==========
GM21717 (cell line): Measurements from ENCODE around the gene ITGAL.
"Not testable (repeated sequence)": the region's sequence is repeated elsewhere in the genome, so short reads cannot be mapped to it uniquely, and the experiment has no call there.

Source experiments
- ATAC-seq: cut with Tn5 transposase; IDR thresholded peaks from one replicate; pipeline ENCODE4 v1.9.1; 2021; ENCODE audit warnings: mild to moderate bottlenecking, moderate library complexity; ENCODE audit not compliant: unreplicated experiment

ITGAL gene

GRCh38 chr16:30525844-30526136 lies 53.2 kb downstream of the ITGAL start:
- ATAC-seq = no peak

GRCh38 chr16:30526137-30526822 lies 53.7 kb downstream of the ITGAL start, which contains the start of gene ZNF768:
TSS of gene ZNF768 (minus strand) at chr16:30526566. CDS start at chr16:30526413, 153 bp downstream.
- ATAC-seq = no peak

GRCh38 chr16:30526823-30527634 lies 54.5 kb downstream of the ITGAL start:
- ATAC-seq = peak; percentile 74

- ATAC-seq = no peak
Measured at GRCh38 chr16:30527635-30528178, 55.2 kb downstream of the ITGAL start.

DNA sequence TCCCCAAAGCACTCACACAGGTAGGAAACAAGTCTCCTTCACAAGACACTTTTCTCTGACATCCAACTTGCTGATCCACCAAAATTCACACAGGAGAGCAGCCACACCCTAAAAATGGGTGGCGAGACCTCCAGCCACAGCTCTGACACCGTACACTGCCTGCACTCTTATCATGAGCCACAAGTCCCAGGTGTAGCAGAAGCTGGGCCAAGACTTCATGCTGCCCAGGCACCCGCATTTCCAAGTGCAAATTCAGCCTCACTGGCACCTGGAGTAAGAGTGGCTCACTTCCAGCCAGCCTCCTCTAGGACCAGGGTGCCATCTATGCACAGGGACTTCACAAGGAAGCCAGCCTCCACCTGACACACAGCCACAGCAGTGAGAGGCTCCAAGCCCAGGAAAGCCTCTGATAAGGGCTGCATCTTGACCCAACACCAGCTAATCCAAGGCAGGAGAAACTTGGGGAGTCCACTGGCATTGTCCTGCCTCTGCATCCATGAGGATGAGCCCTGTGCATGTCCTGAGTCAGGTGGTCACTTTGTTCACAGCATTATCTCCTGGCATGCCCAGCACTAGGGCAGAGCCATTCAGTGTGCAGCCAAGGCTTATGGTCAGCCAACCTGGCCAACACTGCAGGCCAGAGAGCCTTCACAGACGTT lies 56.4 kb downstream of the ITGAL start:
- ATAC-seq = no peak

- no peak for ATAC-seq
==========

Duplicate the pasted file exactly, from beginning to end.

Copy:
GM21717 (cell line): Measurements from ENCODE around the gene ITGAL.
"Not testable (repeated sequence)": the region's sequence is repeated elsewhere in the genome, so short reads cannot be mapped to it uniquely, and the experiment has no call there.

Source experiments
- ATAC-seq: cut with Tn5 transposase; IDR thresholded peaks from one replicate; pipeline ENCODE4 v1.9.1; 2021; ENCODE audit warnings: mild to moderate bottlenecking, moderate library complexity; ENCODE audit not compliant: unreplicated experiment

ITGAL gene

GRCh38 chr16:30525844-30526136 lies 53.2 kb downstream of the ITGAL start:
- ATAC-seq = no peak

GRCh38 chr16:30526137-30526822 lies 53.7 kb downstream of the ITGAL start, which contains the start of gene ZNF768:
TSS of gene ZNF768 (minus strand) at chr16:30526566. CDS start at chr16:30526413, 153 bp downstream.
- ATAC-seq = no peak

GRCh38 chr16:30526823-30527634 lies 54.5 kb downstream of the ITGAL start:
- ATAC-seq = peak; percentile 74

- ATAC-seq = no peak
Measured at GRCh38 chr16:30527635-30528178, 55.2 kb downstream of the ITGAL start.

DNA sequence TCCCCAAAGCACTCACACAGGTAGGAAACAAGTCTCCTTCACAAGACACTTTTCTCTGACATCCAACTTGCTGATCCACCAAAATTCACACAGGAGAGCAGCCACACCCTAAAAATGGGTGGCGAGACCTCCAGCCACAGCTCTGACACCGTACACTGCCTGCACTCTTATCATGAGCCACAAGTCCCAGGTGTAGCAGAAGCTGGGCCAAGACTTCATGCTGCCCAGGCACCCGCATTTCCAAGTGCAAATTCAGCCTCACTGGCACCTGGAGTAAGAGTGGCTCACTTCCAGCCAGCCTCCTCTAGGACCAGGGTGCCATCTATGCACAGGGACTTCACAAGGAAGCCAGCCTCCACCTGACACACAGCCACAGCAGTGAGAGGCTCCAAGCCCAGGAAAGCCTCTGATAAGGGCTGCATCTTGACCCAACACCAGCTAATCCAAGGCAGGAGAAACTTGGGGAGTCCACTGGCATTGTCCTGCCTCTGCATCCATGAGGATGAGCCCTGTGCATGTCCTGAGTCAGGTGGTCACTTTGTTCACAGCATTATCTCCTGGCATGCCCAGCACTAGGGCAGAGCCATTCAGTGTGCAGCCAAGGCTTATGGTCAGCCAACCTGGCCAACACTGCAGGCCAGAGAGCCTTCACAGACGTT lies 56.4 kb downstream of the ITGAL start:
- ATAC-seq = no peak

- no peak for ATAC-seq